The Harper government came in for some ridicule last month when it emerged it had relied on data from job postings site Kijiji to argue that Canada’s job vacancy rate is rising.
It turned out Kijiji allows multiple postings of the same job to different sections, meaning the site’s numbers had inflated the total number of available jobs. Oops.
Now the federal government is reportedly ditching Kijiji data, and the effect on Canada’s job picture is instantaneous: According to the Globe’s calculations, with the Kijiji numbers out, Canada’s job vacancy rate plummets from the 4 per cent Finance Canada touted in the March budget, to just 1.5 per cent.
It also undermines a key argument the Tories have been making: That they have been strong economic stewards under whose leadership Canada has had among the strongest job gains among developed countries. (The latest numbers suggest Canada is way down at fifth place among the G7 countries when it comes to job growth.)
Frankly, those Department of Finance numbers never made much sense. Just a few weeks before the federal budget dropped in March, Statistics Canada reported that Canada’s job vacancy rate hit a record low last December — the country had the lowest number of jobs available per job-seeker on record. The rate was 1.3 per cent, down from 1.5 per cent a year earlier.
Story continues below
Of course, StatsCan started tracking those numbers in 2011, so when we say “record low” we mean in data going back three years, not even to the last recession. So we can be almost certain that Canada has had lower job vacancy rates in the past.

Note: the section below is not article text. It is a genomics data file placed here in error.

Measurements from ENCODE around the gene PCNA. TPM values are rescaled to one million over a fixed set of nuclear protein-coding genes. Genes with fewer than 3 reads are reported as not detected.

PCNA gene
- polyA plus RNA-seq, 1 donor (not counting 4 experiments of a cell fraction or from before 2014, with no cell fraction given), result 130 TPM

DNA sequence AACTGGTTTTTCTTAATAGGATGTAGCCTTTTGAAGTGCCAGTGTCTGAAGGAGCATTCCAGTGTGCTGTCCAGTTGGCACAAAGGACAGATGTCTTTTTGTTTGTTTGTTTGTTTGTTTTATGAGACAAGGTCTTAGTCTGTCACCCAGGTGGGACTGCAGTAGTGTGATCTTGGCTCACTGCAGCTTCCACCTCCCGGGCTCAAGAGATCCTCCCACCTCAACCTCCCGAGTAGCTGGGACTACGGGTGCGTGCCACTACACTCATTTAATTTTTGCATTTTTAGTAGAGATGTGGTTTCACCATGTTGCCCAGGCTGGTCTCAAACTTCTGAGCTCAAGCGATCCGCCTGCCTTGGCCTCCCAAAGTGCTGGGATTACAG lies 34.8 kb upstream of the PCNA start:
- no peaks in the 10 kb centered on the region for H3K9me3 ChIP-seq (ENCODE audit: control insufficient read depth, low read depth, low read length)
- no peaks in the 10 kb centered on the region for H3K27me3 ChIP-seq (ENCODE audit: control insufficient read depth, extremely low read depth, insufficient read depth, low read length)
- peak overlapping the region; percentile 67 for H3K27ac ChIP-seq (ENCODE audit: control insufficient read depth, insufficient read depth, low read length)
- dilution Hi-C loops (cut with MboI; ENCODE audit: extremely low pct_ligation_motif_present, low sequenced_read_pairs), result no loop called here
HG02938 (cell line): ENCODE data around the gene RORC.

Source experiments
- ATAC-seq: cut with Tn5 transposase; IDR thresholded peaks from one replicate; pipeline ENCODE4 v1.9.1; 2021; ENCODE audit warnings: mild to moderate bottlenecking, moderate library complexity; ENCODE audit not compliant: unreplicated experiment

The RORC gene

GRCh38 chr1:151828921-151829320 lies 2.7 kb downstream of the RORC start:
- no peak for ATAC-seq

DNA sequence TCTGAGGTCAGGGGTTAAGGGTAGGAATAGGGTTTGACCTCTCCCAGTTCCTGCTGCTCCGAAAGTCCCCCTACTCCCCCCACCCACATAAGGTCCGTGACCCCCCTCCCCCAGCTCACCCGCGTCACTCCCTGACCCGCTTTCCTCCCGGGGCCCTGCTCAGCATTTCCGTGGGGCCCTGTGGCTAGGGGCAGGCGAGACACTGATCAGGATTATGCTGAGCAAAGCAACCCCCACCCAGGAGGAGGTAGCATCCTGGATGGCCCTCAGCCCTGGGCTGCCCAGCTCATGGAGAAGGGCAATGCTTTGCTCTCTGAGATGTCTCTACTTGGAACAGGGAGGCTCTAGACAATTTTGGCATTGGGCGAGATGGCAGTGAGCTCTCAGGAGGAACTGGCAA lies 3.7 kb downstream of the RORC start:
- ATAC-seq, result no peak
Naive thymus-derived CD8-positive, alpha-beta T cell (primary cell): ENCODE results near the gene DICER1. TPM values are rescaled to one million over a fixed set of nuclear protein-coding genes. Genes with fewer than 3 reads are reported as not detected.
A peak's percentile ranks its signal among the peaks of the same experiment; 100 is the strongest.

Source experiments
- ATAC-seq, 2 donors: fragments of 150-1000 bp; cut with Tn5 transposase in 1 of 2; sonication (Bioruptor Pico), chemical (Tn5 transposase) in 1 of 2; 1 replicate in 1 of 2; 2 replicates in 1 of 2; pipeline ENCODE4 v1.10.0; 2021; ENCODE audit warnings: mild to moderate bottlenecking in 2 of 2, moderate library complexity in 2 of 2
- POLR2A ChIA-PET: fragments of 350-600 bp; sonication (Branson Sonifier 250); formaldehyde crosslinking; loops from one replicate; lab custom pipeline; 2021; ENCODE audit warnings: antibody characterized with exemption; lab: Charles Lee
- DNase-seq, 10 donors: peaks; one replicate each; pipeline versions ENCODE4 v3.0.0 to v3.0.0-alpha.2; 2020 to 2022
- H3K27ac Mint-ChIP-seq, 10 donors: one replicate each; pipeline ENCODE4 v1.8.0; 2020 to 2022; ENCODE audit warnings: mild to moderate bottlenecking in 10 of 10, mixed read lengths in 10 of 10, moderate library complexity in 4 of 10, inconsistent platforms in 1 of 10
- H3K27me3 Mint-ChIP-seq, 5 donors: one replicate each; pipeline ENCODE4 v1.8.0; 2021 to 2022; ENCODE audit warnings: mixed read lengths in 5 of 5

But the StatsCan data shows the country moving in an entirely different direction than the Harper government had claimed in its budget. The budget had argued Canada’s job vacancy rate was “increasing steadily since 2009,” when the last recession technically ended and the rate was supposedly at 3.1 per cent.
The revised numbers show there were never nearly that many jobs in post-recession Canada.
The argument for maintaining the TFW program may be on seriously thin ice, in light of the revised data, but that doesn’t change the fact thousands of Canadian businesses — including 18 of the 50 largest employers — have come to be dependent on foreign workers, and eliminating the program would likely cause outrage in business circles.
The NDP are becoming increasingly vocal in their opposition to the program, especially as allegations of worker abuse and allegations of Canadians losing their jobs to TFWs mount.
The Liberals are trying to walk the middle ground, and are proposing a series of fixes to the program that would focus it back to its original purpose — filling in gaps in labour in specific areas where a shortage legitimately exists.
Employment Minister Jason Kenney, who recently suspended the TFW program for restaurants, is promising more changes to ensure Canadians get a first crack at job openings in the country.